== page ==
Even if it is true that the Religious Freedom Restoration Act permits the religious exemptions sought by companies opposing the contraception mandate, what of the harm imposed on those whom the requirement is intended to benefit? What legal argument centers their concerns? The answer may lie in the Establishment Clause.
What if the battalions of lawyers, pundits, and politicians have missed the easiest—and possibly best—argument against “corporate religious liberty rights” in the high-profile legal cases that challenge the contraception mandate in the Affordable Care Act?
In late March, the Roberts Court will consider whether corporations are people under the Religious Freedom Restoration Act and whether the First Amendment recognizes corporate religious rights.
A federal judge ruled Monday the Obama administration’s accommodation for religiously-affiliated employers did not go far enough in protecting religious liberties.
The Roberts Court granted review of two cases challenging the birth control benefit to decide the question of whether or not corporations have religious exercise rights.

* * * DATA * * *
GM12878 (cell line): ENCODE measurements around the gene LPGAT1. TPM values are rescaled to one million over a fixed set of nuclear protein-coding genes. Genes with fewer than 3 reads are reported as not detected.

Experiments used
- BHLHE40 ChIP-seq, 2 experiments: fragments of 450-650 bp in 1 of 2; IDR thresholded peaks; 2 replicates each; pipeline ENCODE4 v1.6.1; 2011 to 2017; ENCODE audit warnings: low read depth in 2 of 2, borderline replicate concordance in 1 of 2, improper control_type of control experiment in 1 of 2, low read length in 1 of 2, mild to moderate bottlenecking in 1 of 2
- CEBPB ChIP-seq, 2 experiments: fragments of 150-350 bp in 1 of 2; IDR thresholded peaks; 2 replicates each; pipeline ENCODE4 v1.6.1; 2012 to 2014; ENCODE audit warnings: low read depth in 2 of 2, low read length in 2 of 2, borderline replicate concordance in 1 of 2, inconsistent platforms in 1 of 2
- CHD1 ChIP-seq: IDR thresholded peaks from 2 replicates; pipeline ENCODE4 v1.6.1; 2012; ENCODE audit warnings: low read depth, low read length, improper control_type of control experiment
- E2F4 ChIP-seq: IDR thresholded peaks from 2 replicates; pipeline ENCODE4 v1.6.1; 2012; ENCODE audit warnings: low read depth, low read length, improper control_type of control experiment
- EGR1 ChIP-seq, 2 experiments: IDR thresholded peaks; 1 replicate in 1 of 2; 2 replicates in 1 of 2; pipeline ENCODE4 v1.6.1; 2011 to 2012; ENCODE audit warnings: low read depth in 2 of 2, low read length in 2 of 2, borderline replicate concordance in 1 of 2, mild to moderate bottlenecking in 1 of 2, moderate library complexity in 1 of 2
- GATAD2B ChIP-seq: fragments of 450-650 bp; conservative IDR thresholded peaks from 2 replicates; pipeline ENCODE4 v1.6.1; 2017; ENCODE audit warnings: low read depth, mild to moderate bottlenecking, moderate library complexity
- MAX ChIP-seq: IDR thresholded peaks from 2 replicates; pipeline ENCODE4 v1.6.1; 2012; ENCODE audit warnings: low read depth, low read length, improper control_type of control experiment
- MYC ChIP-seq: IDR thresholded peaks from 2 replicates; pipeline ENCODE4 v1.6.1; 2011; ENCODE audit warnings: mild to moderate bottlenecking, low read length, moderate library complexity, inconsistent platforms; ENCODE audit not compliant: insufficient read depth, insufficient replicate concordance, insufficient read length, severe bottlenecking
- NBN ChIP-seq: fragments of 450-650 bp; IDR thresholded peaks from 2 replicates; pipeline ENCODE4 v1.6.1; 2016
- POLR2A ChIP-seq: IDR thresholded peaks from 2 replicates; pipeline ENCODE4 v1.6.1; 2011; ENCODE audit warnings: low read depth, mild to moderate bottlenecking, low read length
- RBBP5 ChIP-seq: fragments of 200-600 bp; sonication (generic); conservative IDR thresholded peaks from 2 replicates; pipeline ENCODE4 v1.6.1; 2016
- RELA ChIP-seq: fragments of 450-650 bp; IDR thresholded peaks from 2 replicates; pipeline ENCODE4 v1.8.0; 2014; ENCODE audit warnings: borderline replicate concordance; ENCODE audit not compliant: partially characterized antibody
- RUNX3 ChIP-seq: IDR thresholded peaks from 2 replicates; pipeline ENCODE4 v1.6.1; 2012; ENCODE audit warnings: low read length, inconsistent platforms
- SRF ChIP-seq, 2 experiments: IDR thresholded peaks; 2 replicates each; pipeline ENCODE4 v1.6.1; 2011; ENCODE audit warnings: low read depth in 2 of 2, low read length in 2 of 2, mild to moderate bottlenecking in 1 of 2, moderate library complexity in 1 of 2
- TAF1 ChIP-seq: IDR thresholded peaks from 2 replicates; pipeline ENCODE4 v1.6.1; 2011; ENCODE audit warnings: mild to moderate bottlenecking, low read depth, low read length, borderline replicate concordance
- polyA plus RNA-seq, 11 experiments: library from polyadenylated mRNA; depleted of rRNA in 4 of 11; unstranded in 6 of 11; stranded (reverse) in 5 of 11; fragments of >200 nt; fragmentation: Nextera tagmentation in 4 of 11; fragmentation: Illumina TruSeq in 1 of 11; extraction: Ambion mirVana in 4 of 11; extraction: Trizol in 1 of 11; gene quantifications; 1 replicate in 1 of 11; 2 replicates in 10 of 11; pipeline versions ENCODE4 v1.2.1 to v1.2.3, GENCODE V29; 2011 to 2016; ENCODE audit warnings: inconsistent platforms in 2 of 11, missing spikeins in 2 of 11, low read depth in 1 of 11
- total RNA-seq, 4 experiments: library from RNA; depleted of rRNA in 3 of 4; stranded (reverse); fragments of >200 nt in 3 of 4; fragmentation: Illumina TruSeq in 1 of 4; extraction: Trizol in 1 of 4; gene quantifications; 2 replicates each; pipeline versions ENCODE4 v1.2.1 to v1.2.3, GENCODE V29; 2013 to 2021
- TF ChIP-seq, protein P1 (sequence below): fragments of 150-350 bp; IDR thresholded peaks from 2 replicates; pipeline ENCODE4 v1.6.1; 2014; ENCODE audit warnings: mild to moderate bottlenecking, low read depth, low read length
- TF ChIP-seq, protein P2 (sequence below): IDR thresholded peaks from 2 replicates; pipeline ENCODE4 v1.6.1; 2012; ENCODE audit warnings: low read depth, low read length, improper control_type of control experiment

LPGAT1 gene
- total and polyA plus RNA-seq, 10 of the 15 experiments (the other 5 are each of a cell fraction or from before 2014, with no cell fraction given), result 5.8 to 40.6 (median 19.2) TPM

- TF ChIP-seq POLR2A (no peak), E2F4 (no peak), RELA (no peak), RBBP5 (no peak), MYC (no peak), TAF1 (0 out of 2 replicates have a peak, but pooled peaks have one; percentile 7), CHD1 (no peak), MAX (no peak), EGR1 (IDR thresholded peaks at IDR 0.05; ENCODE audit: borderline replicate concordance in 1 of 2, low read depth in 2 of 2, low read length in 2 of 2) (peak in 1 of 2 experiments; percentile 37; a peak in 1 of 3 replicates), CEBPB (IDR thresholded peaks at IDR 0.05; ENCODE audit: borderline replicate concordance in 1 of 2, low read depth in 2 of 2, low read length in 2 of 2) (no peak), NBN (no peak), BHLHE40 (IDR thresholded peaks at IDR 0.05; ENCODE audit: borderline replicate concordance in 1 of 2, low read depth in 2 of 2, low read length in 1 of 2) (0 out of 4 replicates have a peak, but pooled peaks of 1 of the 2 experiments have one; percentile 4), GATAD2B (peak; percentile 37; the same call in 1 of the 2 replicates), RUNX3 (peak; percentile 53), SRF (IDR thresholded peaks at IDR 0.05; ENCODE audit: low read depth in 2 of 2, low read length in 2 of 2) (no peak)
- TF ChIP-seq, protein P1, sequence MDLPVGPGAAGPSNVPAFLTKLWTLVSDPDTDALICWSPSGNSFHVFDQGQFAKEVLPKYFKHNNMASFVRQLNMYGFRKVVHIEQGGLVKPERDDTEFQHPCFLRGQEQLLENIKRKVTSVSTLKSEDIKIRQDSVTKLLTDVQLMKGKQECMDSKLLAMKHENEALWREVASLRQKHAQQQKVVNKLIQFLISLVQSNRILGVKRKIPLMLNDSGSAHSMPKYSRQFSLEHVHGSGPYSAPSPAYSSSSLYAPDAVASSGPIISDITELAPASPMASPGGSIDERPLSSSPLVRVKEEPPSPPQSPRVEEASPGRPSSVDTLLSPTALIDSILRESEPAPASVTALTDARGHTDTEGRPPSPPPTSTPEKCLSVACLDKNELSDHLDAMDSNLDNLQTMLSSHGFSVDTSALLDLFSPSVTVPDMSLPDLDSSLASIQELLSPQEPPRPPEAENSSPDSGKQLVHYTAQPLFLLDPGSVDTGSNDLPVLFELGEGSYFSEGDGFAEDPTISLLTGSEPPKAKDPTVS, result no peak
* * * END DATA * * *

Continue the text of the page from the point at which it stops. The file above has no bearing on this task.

The Roberts Court will meet in conference Tuesday to consider entering into the fight over corporate religious rights.
With a strong split in the federal appeals courts over the issue of for-profit corporate religious rights, Supreme Court intervention is practically inevitable.
Right to Life of Michigan’s federal lawsuit adds to a pile of recent court cases challenging whether corporations can refuse to provide employees contraception coverage in employer-sponsored health insurance plans on moral grounds.
A ruling Friday by the D.C. Circuit Court of Appeals highlights the political nature of the fight over the birth control benefit in the Affordable Care Act.
The challenges to the contraception mandate have very little to do with religious beliefs, the court held, and everything to do with a lack of corporate accountability.